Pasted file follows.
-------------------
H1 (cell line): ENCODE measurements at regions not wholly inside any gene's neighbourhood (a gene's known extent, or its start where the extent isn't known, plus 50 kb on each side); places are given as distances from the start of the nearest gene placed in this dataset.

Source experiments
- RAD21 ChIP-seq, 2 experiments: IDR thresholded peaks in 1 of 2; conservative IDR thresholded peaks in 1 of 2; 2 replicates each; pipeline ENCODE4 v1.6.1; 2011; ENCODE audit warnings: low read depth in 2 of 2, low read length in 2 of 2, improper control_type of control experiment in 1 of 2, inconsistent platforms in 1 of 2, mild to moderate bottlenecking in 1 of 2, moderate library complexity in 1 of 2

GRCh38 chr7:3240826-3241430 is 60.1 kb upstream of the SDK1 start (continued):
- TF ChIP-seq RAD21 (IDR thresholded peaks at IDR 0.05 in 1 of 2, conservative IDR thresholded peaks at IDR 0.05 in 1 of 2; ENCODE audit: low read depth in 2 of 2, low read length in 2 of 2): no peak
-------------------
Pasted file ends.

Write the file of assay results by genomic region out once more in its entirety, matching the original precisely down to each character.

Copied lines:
H1 (cell line): ENCODE measurements at regions not wholly inside any gene's neighbourhood (a gene's known extent, or its start where the extent isn't known, plus 50 kb on each side); places are given as distances from the start of the nearest gene placed in this dataset.

Source experiments
- RAD21 ChIP-seq, 2 experiments: IDR thresholded peaks in 1 of 2; conservative IDR thresholded peaks in 1 of 2; 2 replicates each; pipeline ENCODE4 v1.6.1; 2011; ENCODE audit warnings: low read depth in 2 of 2, low read length in 2 of 2, improper control_type of control experiment in 1 of 2, inconsistent platforms in 1 of 2, mild to moderate bottlenecking in 1 of 2, moderate library complexity in 1 of 2

GRCh38 chr7:3240826-3241430 is 60.1 kb upstream of the SDK1 start (continued):
- TF ChIP-seq RAD21 (IDR thresholded peaks at IDR 0.05 in 1 of 2, conservative IDR thresholded peaks at IDR 0.05 in 1 of 2; ENCODE audit: low read depth in 2 of 2, low read length in 2 of 2): no peak